As anthropogenic warming continues to put strain on our natural environments, it now is crucial that decision-makers have ready-access to actionable and timely information on the current states of environmental systems and future projections to help safeguard society and ecosystems around the world. Artificial Intelligence (AI) and Digital Twin technologies are rapidly becoming a central component to environmental research.
IceNet is a probabilistic, deep learning sea ice forecasting system developed by an international team and led by British Antarctic Survey and The Alan Turing Institute [Andersson et al., 2021]. IceNet has been trained on climate simulations and observational data to forecast the next 6 months of monthly-averaged sea ice concentration maps. IceNet advances the range of accurate sea ice forecasts, outperforming a state-of-the-art dynamical model in seasonal forecasts of summer sea ice, particularly for extreme sea ice events. This step-change in sea ice forecasting ability brings us closer to conservation tools that mitigate risks associated with rapid sea ice loss.
This project aims to lay the foundations for ambitious research programmes to tackle our greatest environmental changes. We will develop and deploy reproducible and interpretable methods to increase scientific understanding, build tools to help environmental measurement planning, and provide the underpinning tools for intelligent real-time monitoring. The project aims to strengthen collaborations across the environmental and machine learning/AI communities by enhancing open-source and user-friendly computing platform.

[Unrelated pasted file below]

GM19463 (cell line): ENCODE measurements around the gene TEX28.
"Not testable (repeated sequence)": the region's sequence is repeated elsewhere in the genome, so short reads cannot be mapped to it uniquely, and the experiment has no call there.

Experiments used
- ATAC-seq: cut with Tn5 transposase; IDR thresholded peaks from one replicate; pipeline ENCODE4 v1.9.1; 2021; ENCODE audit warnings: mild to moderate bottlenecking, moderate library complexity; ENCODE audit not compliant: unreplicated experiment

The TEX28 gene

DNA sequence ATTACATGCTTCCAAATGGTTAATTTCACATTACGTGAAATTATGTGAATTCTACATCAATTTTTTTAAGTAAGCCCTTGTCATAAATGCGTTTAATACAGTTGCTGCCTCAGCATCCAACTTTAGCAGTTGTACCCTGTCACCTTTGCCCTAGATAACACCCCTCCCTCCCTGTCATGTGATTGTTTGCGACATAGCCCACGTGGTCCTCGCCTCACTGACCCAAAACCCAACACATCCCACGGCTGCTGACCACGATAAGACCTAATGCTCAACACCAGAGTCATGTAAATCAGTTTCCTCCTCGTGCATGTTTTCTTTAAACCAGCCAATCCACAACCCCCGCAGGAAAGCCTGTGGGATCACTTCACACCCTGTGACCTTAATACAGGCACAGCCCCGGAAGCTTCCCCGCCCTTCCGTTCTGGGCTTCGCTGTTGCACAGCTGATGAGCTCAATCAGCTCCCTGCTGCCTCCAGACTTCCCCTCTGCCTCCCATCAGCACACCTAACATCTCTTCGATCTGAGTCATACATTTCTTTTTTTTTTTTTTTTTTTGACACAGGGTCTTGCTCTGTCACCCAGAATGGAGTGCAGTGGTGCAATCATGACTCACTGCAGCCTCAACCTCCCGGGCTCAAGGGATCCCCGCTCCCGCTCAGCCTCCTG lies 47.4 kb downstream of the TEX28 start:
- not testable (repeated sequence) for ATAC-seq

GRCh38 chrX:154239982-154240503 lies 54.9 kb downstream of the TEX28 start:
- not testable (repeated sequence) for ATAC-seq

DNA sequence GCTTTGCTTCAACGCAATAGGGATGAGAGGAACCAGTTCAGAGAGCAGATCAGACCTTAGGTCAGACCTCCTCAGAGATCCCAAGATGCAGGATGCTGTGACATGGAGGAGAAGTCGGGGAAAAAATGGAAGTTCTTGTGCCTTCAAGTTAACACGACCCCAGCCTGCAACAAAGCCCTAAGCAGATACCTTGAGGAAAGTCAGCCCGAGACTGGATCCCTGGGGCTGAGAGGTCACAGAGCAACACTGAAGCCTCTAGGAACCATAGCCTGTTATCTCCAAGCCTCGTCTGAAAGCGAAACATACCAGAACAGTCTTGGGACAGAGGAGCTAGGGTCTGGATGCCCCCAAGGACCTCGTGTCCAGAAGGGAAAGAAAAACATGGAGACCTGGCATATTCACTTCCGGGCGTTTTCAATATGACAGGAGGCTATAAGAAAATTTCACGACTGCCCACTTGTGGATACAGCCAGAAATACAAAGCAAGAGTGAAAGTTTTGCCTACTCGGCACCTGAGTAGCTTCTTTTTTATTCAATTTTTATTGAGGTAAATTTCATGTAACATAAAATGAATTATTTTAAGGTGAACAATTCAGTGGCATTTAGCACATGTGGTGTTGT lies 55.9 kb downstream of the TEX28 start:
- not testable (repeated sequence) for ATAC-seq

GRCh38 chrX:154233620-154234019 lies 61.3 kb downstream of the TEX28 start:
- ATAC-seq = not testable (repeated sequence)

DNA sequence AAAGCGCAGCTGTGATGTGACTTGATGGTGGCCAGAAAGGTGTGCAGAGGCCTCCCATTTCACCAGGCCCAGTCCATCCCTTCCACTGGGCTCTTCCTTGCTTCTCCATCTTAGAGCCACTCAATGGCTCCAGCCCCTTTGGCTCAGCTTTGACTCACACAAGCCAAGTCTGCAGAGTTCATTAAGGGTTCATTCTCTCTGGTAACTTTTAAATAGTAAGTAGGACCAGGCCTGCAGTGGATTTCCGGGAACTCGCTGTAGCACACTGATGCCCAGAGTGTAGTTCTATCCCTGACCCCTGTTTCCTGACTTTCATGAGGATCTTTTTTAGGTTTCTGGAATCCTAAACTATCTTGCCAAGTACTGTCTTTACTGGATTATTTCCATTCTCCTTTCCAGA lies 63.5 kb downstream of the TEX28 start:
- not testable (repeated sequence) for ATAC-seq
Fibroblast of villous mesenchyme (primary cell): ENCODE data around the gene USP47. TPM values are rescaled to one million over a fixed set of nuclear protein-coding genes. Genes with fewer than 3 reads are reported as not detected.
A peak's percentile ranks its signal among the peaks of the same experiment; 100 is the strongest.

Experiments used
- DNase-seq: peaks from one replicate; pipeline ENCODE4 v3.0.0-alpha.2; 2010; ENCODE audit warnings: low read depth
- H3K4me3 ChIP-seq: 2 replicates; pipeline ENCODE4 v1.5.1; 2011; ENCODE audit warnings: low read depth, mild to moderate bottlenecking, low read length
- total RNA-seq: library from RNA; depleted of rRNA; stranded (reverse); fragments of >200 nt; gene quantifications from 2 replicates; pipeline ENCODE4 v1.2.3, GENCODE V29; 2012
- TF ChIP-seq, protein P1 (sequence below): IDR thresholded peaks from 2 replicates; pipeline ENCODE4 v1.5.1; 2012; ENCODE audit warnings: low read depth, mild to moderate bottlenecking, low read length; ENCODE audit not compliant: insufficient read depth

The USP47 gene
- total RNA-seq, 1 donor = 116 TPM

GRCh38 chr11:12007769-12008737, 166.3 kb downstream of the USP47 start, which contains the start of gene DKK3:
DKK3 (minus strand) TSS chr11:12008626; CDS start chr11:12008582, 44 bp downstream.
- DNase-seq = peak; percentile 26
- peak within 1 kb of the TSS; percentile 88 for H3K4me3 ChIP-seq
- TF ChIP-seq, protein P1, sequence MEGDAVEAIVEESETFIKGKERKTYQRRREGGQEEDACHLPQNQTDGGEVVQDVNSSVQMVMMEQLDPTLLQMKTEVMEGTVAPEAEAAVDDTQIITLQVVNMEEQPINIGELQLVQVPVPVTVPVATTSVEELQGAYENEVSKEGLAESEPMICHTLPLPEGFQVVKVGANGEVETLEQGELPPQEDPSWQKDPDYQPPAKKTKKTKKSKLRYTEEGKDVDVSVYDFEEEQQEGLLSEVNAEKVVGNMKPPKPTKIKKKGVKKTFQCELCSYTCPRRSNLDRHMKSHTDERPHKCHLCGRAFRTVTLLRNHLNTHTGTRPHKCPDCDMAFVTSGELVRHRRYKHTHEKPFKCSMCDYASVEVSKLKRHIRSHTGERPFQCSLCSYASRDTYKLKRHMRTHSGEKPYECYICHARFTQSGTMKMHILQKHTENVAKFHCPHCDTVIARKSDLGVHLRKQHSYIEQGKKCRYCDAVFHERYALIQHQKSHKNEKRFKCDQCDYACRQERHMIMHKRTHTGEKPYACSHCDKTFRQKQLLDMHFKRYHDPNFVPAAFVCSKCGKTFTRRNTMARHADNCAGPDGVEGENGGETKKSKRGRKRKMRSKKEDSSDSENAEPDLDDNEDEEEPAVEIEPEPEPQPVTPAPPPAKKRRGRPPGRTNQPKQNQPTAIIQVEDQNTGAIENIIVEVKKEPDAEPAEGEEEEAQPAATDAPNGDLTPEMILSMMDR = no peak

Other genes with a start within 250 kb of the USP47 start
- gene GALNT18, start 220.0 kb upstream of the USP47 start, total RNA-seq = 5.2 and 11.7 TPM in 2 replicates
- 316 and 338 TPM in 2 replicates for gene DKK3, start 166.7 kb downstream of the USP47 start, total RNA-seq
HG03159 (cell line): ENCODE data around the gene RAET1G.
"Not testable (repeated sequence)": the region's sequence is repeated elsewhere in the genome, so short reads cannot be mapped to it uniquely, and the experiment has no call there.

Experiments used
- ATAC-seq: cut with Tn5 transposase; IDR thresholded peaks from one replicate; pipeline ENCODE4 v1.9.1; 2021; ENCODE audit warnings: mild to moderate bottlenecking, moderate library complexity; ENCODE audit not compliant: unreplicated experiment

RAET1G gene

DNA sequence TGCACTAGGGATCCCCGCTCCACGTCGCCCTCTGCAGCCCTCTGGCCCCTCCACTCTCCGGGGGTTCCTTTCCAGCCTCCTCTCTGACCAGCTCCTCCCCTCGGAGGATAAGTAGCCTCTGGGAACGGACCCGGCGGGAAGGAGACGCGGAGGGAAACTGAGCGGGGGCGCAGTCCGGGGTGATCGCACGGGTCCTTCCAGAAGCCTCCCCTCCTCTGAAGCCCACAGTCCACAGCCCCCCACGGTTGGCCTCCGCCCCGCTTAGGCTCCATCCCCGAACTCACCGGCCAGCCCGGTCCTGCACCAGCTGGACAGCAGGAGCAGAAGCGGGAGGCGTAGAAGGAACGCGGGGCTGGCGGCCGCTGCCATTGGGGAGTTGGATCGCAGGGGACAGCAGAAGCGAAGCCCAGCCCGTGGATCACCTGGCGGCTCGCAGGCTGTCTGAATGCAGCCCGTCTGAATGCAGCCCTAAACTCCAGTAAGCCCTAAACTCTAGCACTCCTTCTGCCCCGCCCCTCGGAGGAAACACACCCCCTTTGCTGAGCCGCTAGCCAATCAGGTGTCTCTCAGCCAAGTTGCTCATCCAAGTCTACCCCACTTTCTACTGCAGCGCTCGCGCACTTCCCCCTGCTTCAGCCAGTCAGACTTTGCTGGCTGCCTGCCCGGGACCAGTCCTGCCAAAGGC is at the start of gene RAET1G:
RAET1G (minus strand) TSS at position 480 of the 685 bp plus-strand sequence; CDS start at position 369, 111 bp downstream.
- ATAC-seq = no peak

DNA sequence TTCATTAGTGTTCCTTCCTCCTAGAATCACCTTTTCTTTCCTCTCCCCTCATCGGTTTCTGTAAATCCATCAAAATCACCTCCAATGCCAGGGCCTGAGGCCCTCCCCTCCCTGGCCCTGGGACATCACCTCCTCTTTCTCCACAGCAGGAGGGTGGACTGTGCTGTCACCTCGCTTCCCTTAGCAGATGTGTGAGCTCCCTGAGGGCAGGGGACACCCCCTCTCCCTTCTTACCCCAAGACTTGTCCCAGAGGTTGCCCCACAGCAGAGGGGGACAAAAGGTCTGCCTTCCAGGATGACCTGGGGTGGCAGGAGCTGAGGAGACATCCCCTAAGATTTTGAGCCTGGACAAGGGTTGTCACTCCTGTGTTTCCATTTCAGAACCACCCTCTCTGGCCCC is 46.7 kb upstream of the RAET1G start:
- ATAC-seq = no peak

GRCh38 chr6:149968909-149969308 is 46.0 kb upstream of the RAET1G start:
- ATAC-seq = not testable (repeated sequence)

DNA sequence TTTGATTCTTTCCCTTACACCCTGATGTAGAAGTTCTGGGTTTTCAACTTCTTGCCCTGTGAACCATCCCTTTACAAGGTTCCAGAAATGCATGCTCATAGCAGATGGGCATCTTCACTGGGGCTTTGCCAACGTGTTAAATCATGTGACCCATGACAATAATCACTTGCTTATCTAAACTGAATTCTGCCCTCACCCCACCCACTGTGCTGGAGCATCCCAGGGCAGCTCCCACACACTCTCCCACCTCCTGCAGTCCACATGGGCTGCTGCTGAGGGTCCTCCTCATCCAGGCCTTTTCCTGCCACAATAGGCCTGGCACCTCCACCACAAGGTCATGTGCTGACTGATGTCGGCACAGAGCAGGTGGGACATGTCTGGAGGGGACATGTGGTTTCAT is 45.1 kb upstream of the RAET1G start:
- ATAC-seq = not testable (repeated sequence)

In the AI for smart conservation project we are collaborating with the Government of Nunavut and WWF to develop practical tools for conservation decision making. By combining satellite observations, GPS tracking and AI-forecasting with local expert knowledge, we develop AI-informed systems which can give early warning and alerts for important environmental tipping points. This information can empower regional experts to design adaptive management plans, ultimately limiting species loss for vulnerable polar wildlife.
There are established methods for identification of sea ice floes and icebergs in radar satellite imagery although they struggle when different ice types are within close proximity. We are developing approaches that can combine various satellite products and associated weather information.
My team are developing open-source digital tools, AI and digital twinning technologies for environment and sustainability. Our projects include autonomous marine operations planning for the Royal Research Ship Sir David Attenborough, one of the most advanced polar research vessels in the world. By collaborating with a wide range of international research institutes and businesses our aim is to integrate AI, models, earth observation and in-situ sensors to support international efforts to develop a Digital Twin Earth.